To correctly interpret radar data it is important to incorporate realistic physical effects. Here mention is made of three recent aids in the area.
To gain absolute meteoroid mass calibration and flux calibration, account needs to be taken of the attenuating effect of the meteoric plasma column radius at formation. Using simultaneous multiple wavelength records of Leonid echoes, Campbell  has measured train formation cross-sections as a function of height: this 'height-ceiling' effect can have gross effects on estimates of meteor fluxes and masses.
At heights in the atmosphere where the electron gyro frequency exceeds the electron-neutral collision frequency, the rate at which a meteor train diffuses depends on the orientation of the train and radar line of sight to the local geomagnetic field. Elford and Elford  have provided numerical values showing how the effective diffusion can be inhibited: small high-speed meteoroids inaccessible to many radars because of the rapid diffusion of their plasma column can have extended echo life-times depending in the relevant geometry.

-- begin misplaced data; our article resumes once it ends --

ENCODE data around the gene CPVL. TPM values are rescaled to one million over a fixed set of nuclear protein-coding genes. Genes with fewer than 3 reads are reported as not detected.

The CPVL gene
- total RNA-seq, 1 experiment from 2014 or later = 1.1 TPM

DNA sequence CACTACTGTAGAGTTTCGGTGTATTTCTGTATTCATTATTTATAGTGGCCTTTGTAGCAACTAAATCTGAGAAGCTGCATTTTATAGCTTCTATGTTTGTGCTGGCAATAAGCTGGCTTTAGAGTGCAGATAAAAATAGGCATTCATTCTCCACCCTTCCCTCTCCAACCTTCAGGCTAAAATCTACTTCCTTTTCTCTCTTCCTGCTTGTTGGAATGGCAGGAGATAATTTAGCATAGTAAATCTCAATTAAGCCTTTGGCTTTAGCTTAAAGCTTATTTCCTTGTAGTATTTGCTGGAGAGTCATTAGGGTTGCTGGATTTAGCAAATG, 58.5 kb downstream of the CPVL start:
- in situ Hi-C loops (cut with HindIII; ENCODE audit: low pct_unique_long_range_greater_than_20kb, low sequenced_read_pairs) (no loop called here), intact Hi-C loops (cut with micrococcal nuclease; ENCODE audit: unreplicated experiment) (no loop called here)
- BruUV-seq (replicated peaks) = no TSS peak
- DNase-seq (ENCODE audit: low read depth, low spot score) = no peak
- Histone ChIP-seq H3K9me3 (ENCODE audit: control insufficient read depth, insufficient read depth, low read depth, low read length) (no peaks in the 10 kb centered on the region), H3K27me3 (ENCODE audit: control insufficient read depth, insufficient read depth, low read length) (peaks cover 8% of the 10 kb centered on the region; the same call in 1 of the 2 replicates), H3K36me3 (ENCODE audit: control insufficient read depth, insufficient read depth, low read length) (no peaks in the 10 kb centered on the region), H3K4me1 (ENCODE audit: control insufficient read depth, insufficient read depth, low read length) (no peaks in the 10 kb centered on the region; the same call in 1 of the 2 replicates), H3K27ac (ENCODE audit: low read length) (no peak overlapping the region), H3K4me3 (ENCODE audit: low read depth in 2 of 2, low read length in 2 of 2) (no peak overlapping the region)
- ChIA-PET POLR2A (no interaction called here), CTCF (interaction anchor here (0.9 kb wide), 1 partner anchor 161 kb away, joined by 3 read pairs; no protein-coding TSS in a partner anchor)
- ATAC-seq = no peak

Though radio wave absorption will be negligible at the frequencies utilised by many meteor radars, it is expected that Faraday rotation produced by the day-time lower E-region ionization situated below the reflection point can be significant. Many meteor radars employ linearly polarised antennas so that polarisation rotation can lead to effective signal attenuation .
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